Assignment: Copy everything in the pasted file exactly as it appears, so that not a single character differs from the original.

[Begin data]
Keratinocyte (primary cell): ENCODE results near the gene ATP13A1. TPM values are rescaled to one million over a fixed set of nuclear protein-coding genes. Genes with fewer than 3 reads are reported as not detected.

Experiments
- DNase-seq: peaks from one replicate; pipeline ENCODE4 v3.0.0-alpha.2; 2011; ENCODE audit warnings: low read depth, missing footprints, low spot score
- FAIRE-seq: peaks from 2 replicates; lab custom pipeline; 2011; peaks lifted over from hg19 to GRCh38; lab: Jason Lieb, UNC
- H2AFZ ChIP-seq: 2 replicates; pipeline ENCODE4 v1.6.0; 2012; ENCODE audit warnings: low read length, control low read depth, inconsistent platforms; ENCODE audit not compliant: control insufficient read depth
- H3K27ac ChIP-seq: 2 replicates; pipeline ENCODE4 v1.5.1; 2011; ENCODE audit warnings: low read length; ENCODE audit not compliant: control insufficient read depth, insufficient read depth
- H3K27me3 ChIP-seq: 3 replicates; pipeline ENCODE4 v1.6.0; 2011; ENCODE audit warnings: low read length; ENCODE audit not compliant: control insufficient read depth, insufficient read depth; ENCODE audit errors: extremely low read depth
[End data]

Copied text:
Keratinocyte (primary cell): ENCODE results near the gene ATP13A1. TPM values are rescaled to one million over a fixed set of nuclear protein-coding genes. Genes with fewer than 3 reads are reported as not detected.

Experiments
- DNase-seq: peaks from one replicate; pipeline ENCODE4 v3.0.0-alpha.2; 2011; ENCODE audit warnings: low read depth, missing footprints, low spot score
- FAIRE-seq: peaks from 2 replicates; lab custom pipeline; 2011; peaks lifted over from hg19 to GRCh38; lab: Jason Lieb, UNC
- H2AFZ ChIP-seq: 2 replicates; pipeline ENCODE4 v1.6.0; 2012; ENCODE audit warnings: low read length, control low read depth, inconsistent platforms; ENCODE audit not compliant: control insufficient read depth
- H3K27ac ChIP-seq: 2 replicates; pipeline ENCODE4 v1.5.1; 2011; ENCODE audit warnings: low read length; ENCODE audit not compliant: control insufficient read depth, insufficient read depth
- H3K27me3 ChIP-seq: 3 replicates; pipeline ENCODE4 v1.6.0; 2011; ENCODE audit warnings: low read length; ENCODE audit not compliant: control insufficient read depth, insufficient read depth; ENCODE audit errors: extremely low read depth